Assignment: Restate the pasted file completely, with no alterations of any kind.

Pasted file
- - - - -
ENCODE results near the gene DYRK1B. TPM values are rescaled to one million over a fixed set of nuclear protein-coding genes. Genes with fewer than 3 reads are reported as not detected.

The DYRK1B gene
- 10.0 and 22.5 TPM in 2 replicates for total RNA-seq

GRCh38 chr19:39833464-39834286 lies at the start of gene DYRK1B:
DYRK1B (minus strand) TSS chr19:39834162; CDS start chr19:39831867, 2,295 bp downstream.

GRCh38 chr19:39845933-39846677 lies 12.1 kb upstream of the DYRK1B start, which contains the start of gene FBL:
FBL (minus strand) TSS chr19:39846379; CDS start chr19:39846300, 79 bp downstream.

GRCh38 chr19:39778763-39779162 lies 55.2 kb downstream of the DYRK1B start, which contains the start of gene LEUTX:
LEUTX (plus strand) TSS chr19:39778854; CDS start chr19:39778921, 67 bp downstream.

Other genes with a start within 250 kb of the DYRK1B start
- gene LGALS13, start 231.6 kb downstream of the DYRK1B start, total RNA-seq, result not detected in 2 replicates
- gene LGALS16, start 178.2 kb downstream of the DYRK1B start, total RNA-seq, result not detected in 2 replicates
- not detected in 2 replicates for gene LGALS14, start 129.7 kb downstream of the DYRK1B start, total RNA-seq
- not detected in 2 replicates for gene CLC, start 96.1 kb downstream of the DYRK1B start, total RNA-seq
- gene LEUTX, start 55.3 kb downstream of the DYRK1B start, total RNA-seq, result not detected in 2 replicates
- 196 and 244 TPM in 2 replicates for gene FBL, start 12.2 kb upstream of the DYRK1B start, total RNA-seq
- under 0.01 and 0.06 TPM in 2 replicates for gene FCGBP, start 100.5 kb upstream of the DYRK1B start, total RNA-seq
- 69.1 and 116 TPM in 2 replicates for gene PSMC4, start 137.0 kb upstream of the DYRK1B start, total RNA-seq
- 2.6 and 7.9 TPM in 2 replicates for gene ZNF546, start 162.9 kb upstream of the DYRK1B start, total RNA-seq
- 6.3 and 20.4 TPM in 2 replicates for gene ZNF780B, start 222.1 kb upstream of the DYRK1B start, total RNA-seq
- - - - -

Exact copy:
ENCODE results near the gene DYRK1B. TPM values are rescaled to one million over a fixed set of nuclear protein-coding genes. Genes with fewer than 3 reads are reported as not detected.

The DYRK1B gene
- 10.0 and 22.5 TPM in 2 replicates for total RNA-seq

GRCh38 chr19:39833464-39834286 lies at the start of gene DYRK1B:
DYRK1B (minus strand) TSS chr19:39834162; CDS start chr19:39831867, 2,295 bp downstream.

GRCh38 chr19:39845933-39846677 lies 12.1 kb upstream of the DYRK1B start, which contains the start of gene FBL:
FBL (minus strand) TSS chr19:39846379; CDS start chr19:39846300, 79 bp downstream.

GRCh38 chr19:39778763-39779162 lies 55.2 kb downstream of the DYRK1B start, which contains the start of gene LEUTX:
LEUTX (plus strand) TSS chr19:39778854; CDS start chr19:39778921, 67 bp downstream.

Other genes with a start within 250 kb of the DYRK1B start
- gene LGALS13, start 231.6 kb downstream of the DYRK1B start, total RNA-seq, result not detected in 2 replicates
- gene LGALS16, start 178.2 kb downstream of the DYRK1B start, total RNA-seq, result not detected in 2 replicates
- not detected in 2 replicates for gene LGALS14, start 129.7 kb downstream of the DYRK1B start, total RNA-seq
- not detected in 2 replicates for gene CLC, start 96.1 kb downstream of the DYRK1B start, total RNA-seq
- gene LEUTX, start 55.3 kb downstream of the DYRK1B start, total RNA-seq, result not detected in 2 replicates
- 196 and 244 TPM in 2 replicates for gene FBL, start 12.2 kb upstream of the DYRK1B start, total RNA-seq
- under 0.01 and 0.06 TPM in 2 replicates for gene FCGBP, start 100.5 kb upstream of the DYRK1B start, total RNA-seq
- 69.1 and 116 TPM in 2 replicates for gene PSMC4, start 137.0 kb upstream of the DYRK1B start, total RNA-seq
- 2.6 and 7.9 TPM in 2 replicates for gene ZNF546, start 162.9 kb upstream of the DYRK1B start, total RNA-seq
- 6.3 and 20.4 TPM in 2 replicates for gene ZNF780B, start 222.1 kb upstream of the DYRK1B start, total RNA-seq